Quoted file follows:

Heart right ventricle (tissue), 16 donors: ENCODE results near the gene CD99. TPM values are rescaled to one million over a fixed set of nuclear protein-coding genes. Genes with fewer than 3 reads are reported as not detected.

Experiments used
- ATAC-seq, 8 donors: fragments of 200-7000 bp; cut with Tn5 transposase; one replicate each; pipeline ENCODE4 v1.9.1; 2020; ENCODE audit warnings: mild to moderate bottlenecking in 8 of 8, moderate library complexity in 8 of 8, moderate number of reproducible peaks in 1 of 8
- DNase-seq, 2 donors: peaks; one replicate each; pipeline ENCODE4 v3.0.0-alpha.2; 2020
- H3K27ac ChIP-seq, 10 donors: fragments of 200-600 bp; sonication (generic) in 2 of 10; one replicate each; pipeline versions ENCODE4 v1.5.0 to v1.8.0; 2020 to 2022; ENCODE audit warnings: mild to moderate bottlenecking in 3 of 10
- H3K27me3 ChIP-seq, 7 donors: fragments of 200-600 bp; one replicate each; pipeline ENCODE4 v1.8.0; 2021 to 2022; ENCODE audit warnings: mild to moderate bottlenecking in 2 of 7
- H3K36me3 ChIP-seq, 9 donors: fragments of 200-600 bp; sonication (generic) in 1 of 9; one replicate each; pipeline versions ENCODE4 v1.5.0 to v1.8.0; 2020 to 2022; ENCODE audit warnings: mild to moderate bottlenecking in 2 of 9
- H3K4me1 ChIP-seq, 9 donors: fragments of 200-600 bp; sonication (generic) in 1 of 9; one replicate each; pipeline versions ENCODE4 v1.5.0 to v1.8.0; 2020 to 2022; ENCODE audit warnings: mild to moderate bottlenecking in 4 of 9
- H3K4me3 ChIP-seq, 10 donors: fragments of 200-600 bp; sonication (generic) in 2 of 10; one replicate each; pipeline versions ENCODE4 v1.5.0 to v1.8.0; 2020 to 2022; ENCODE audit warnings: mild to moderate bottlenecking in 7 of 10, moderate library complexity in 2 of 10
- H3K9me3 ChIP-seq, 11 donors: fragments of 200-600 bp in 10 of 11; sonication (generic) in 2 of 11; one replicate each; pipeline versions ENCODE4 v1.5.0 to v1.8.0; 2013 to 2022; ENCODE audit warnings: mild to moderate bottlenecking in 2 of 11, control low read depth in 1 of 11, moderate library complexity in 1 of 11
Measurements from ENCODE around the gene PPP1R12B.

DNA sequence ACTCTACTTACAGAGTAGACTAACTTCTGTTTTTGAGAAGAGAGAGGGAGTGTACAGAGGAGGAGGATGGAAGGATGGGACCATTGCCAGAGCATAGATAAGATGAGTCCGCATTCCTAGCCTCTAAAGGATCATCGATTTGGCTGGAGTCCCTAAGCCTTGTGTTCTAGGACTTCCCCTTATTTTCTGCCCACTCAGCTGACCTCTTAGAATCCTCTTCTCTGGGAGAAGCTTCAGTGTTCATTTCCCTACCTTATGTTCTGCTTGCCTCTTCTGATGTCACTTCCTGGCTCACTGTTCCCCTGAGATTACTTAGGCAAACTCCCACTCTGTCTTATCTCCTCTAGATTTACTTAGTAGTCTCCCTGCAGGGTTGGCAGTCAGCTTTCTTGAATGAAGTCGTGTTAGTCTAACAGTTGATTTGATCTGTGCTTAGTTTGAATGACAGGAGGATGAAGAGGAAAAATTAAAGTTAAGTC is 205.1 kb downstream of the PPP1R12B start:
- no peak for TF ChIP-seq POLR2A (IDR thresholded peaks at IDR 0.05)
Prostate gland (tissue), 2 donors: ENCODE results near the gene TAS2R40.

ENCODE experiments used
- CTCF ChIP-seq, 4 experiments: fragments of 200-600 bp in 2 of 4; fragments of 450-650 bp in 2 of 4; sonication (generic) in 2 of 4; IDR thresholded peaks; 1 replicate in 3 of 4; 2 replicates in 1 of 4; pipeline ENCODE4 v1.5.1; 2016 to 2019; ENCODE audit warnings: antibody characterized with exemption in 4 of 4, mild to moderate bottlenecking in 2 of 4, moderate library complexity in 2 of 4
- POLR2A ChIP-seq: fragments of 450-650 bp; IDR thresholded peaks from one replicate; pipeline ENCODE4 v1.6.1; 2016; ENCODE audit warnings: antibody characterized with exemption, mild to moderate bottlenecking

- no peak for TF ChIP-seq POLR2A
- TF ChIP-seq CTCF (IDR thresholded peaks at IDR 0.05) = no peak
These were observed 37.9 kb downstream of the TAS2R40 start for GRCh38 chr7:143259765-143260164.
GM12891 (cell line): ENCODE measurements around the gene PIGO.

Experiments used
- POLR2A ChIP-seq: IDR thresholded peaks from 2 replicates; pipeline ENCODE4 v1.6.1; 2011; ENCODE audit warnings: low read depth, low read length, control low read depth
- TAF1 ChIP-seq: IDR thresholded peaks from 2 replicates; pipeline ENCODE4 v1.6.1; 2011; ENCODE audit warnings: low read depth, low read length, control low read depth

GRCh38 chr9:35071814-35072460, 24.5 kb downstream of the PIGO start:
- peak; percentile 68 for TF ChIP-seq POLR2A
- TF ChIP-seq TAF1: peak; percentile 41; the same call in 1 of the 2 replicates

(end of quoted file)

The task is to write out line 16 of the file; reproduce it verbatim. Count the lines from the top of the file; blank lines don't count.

- CTCF ChIP-seq, 4 experiments: fragments of 200-600 bp in 2 of 4; fragments of 450-650 bp in 2 of 4; sonication (generic) in 2 of 4; IDR thresholded peaks; 1 replicate in 3 of 4; 2 replicates in 1 of 4; pipeline ENCODE4 v1.5.1; 2016 to 2019; ENCODE audit warnings: antibody characterized with exemption in 4 of 4, mild to moderate bottlenecking in 2 of 4, moderate library complexity in 2 of 4